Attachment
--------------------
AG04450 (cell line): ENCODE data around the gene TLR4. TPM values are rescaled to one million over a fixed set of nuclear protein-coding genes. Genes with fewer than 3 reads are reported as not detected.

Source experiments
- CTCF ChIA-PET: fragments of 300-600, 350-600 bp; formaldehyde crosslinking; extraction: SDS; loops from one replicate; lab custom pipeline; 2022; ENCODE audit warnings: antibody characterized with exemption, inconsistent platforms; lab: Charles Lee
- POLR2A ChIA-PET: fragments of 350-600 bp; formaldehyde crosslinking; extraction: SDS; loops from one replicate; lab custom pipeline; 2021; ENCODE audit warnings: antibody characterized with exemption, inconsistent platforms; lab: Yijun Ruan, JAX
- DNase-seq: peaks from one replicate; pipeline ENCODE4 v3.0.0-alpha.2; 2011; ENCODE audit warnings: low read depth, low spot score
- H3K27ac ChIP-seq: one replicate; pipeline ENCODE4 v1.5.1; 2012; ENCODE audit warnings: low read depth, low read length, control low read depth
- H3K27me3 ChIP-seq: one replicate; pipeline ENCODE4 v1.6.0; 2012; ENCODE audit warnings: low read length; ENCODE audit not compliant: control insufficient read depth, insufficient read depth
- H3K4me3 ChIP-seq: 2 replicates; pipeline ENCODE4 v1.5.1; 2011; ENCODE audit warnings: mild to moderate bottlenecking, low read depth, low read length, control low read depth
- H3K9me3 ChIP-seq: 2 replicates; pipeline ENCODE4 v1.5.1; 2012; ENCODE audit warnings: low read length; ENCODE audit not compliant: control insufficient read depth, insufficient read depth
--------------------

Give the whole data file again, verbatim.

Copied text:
AG04450 (cell line): ENCODE data around the gene TLR4. TPM values are rescaled to one million over a fixed set of nuclear protein-coding genes. Genes with fewer than 3 reads are reported as not detected.

Source experiments
- CTCF ChIA-PET: fragments of 300-600, 350-600 bp; formaldehyde crosslinking; extraction: SDS; loops from one replicate; lab custom pipeline; 2022; ENCODE audit warnings: antibody characterized with exemption, inconsistent platforms; lab: Charles Lee
- POLR2A ChIA-PET: fragments of 350-600 bp; formaldehyde crosslinking; extraction: SDS; loops from one replicate; lab custom pipeline; 2021; ENCODE audit warnings: antibody characterized with exemption, inconsistent platforms; lab: Yijun Ruan, JAX
- DNase-seq: peaks from one replicate; pipeline ENCODE4 v3.0.0-alpha.2; 2011; ENCODE audit warnings: low read depth, low spot score
- H3K27ac ChIP-seq: one replicate; pipeline ENCODE4 v1.5.1; 2012; ENCODE audit warnings: low read depth, low read length, control low read depth
- H3K27me3 ChIP-seq: one replicate; pipeline ENCODE4 v1.6.0; 2012; ENCODE audit warnings: low read length; ENCODE audit not compliant: control insufficient read depth, insufficient read depth
- H3K4me3 ChIP-seq: 2 replicates; pipeline ENCODE4 v1.5.1; 2011; ENCODE audit warnings: mild to moderate bottlenecking, low read depth, low read length, control low read depth
- H3K9me3 ChIP-seq: 2 replicates; pipeline ENCODE4 v1.5.1; 2012; ENCODE audit warnings: low read length; ENCODE audit not compliant: control insufficient read depth, insufficient read depth